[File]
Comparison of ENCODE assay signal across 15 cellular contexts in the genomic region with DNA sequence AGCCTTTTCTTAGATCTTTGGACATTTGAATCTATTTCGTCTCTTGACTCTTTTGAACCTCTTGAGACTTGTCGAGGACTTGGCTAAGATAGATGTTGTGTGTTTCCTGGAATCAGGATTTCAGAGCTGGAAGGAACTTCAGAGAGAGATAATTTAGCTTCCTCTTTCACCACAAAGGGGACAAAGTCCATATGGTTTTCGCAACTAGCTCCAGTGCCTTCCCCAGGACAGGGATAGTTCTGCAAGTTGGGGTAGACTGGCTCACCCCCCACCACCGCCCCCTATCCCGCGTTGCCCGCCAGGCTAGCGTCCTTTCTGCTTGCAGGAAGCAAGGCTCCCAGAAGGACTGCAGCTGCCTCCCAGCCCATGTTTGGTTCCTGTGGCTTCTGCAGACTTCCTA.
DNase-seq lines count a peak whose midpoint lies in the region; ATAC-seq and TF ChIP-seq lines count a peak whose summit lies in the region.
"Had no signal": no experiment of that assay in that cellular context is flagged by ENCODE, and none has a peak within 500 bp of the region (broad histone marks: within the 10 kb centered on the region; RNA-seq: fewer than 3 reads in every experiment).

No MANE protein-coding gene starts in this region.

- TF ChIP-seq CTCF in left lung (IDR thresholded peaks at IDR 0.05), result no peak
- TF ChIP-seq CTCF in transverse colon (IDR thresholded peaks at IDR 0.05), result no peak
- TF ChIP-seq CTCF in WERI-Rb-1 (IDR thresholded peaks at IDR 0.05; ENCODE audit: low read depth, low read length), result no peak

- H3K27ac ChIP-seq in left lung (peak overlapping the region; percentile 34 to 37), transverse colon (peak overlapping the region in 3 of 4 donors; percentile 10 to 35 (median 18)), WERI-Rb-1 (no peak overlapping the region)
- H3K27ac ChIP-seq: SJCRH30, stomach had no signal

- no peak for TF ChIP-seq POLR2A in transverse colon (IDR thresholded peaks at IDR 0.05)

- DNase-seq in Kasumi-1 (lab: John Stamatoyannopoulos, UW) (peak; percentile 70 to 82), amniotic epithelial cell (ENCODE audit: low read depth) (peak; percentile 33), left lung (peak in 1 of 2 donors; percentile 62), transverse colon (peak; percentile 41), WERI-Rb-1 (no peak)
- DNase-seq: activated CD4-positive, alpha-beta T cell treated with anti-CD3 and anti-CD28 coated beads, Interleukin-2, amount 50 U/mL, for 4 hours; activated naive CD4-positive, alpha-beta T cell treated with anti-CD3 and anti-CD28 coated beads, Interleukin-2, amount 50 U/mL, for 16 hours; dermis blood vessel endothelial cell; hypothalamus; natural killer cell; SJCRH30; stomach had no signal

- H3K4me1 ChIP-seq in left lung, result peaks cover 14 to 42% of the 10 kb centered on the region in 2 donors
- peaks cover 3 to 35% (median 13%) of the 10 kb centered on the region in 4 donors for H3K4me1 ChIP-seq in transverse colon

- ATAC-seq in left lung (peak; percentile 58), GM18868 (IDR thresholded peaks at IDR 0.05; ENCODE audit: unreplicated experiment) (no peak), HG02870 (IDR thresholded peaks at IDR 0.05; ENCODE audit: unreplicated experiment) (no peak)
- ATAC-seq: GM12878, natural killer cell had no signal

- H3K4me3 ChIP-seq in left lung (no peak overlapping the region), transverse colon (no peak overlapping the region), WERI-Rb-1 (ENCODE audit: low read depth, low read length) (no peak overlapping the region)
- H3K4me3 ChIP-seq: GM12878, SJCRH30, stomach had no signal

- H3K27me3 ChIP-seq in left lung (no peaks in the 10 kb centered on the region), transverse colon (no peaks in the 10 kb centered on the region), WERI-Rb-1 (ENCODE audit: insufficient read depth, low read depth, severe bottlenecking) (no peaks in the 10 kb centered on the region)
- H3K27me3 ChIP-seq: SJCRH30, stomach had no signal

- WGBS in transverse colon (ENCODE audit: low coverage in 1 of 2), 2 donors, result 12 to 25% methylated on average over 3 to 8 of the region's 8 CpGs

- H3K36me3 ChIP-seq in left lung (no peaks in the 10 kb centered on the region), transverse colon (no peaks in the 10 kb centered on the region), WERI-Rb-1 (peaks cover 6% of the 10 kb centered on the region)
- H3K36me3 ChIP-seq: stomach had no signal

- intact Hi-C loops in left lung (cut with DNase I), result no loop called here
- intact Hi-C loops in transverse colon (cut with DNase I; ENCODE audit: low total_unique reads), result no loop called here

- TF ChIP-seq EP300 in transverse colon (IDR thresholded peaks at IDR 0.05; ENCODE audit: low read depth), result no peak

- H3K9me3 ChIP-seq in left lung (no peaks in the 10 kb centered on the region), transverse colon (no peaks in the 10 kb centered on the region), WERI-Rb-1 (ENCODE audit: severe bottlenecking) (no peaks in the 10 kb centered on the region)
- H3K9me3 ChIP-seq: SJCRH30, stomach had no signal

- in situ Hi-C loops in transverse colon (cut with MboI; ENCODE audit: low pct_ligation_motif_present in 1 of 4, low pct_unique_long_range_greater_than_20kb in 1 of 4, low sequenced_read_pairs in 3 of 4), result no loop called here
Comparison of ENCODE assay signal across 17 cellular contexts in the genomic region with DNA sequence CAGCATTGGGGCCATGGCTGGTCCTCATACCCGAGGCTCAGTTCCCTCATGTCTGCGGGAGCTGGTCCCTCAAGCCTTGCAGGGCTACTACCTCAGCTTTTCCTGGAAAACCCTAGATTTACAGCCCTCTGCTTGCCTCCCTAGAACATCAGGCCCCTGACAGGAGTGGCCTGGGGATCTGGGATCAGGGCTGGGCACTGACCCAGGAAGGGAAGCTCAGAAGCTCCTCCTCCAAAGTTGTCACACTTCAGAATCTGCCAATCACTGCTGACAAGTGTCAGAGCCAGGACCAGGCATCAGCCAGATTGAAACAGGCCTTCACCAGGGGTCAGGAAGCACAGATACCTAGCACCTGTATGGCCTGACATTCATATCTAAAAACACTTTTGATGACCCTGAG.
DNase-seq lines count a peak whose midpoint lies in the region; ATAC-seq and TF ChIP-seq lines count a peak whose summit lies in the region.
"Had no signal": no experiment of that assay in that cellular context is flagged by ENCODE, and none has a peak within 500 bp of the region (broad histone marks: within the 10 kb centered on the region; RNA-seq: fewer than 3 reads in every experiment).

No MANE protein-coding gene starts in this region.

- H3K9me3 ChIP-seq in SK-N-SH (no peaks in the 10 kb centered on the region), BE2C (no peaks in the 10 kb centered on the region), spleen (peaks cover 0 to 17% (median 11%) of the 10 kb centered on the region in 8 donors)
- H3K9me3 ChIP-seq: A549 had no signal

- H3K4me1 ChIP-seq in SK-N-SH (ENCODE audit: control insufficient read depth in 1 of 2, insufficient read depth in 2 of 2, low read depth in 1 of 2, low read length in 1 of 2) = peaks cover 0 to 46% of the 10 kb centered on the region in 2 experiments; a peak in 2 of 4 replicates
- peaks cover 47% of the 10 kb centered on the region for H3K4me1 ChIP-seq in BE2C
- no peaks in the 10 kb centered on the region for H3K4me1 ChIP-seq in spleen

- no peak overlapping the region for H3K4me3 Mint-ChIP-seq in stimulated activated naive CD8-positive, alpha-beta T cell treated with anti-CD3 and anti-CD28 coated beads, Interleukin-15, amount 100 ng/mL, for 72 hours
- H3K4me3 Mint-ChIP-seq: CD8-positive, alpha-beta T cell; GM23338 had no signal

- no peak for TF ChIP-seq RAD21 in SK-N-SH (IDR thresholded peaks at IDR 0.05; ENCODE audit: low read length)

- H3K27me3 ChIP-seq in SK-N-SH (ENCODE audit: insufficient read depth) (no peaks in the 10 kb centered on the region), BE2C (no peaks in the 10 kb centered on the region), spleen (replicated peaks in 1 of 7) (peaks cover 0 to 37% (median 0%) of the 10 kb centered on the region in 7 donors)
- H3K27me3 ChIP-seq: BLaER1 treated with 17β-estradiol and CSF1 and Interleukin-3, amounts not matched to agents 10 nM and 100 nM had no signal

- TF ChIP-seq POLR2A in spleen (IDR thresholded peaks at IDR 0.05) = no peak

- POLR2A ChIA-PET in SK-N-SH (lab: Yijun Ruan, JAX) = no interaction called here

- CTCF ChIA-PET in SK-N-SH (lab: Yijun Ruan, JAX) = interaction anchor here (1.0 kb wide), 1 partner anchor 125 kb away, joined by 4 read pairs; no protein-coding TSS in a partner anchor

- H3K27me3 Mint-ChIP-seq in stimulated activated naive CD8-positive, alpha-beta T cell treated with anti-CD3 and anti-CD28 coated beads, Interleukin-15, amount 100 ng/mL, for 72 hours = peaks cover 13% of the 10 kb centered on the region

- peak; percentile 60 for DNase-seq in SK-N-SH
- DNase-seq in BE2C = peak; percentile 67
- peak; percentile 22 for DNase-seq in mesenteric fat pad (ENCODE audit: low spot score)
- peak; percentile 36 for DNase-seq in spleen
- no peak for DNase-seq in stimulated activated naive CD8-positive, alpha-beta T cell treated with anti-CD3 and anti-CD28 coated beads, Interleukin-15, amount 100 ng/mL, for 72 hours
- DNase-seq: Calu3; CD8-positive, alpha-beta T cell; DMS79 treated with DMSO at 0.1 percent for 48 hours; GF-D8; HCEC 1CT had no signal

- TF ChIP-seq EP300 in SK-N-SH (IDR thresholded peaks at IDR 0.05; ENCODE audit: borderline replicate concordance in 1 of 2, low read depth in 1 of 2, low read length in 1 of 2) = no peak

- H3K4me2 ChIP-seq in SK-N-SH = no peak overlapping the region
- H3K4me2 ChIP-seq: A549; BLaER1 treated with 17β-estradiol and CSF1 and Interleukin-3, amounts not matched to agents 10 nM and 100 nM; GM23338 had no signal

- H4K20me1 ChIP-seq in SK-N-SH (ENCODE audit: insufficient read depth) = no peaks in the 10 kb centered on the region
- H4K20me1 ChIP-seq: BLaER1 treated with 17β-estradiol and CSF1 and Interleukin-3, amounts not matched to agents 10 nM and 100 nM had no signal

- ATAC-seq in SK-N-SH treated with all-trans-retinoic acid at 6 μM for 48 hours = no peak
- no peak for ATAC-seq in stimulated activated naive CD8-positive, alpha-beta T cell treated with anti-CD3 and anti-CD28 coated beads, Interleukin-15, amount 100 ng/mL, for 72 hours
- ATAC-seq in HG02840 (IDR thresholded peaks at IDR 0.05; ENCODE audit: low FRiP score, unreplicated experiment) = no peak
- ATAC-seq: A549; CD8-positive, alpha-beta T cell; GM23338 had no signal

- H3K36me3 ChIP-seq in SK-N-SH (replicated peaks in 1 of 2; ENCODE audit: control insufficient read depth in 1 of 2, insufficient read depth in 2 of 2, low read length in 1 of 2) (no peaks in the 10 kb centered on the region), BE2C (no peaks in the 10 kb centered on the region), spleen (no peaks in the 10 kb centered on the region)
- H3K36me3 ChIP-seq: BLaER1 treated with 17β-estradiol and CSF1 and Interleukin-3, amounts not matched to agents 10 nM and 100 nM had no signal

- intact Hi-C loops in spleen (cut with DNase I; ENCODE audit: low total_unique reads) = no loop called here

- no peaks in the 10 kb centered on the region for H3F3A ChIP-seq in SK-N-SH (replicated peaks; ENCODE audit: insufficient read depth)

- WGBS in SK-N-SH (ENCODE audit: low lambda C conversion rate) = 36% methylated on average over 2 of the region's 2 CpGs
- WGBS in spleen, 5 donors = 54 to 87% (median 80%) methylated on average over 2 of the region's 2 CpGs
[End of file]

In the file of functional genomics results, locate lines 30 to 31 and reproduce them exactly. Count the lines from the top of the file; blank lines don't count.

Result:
Comparison of ENCODE assay signal across 17 cellular contexts in the genomic region with DNA sequence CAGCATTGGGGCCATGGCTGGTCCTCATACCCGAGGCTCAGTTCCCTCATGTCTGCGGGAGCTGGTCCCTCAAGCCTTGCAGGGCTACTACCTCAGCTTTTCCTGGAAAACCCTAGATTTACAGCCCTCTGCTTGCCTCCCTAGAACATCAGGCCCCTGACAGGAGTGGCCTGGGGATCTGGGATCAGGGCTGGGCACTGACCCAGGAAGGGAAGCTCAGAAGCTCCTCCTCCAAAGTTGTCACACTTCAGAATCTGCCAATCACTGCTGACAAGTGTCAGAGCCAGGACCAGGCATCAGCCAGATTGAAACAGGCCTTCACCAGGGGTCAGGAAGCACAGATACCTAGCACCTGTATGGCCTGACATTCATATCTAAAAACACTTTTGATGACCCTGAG.
DNase-seq lines count a peak whose midpoint lies in the region; ATAC-seq and TF ChIP-seq lines count a peak whose summit lies in the region.